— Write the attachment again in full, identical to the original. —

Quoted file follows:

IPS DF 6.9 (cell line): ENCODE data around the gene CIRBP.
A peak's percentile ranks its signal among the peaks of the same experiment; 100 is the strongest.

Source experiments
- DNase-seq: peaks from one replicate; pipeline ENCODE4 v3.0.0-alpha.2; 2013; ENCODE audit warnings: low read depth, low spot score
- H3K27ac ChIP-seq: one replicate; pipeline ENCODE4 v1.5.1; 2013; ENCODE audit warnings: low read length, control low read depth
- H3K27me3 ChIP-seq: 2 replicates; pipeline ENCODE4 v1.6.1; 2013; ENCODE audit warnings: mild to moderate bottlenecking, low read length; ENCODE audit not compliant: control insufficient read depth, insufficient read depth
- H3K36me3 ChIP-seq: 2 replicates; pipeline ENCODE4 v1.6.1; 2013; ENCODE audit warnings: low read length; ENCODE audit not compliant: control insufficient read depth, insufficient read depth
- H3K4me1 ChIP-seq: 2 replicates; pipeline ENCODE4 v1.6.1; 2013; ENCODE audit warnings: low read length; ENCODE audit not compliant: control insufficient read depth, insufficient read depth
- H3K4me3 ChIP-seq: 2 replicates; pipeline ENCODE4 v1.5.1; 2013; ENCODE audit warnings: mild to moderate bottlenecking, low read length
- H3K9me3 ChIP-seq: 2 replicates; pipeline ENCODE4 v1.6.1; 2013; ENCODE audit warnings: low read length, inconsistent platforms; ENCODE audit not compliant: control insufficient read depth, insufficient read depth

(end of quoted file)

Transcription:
IPS DF 6.9 (cell line): ENCODE data around the gene CIRBP.
A peak's percentile ranks its signal among the peaks of the same experiment; 100 is the strongest.

Source experiments
- DNase-seq: peaks from one replicate; pipeline ENCODE4 v3.0.0-alpha.2; 2013; ENCODE audit warnings: low read depth, low spot score
- H3K27ac ChIP-seq: one replicate; pipeline ENCODE4 v1.5.1; 2013; ENCODE audit warnings: low read length, control low read depth
- H3K27me3 ChIP-seq: 2 replicates; pipeline ENCODE4 v1.6.1; 2013; ENCODE audit warnings: mild to moderate bottlenecking, low read length; ENCODE audit not compliant: control insufficient read depth, insufficient read depth
- H3K36me3 ChIP-seq: 2 replicates; pipeline ENCODE4 v1.6.1; 2013; ENCODE audit warnings: low read length; ENCODE audit not compliant: control insufficient read depth, insufficient read depth
- H3K4me1 ChIP-seq: 2 replicates; pipeline ENCODE4 v1.6.1; 2013; ENCODE audit warnings: low read length; ENCODE audit not compliant: control insufficient read depth, insufficient read depth
- H3K4me3 ChIP-seq: 2 replicates; pipeline ENCODE4 v1.5.1; 2013; ENCODE audit warnings: mild to moderate bottlenecking, low read length
- H3K9me3 ChIP-seq: 2 replicates; pipeline ENCODE4 v1.6.1; 2013; ENCODE audit warnings: low read length, inconsistent platforms; ENCODE audit not compliant: control insufficient read depth, insufficient read depth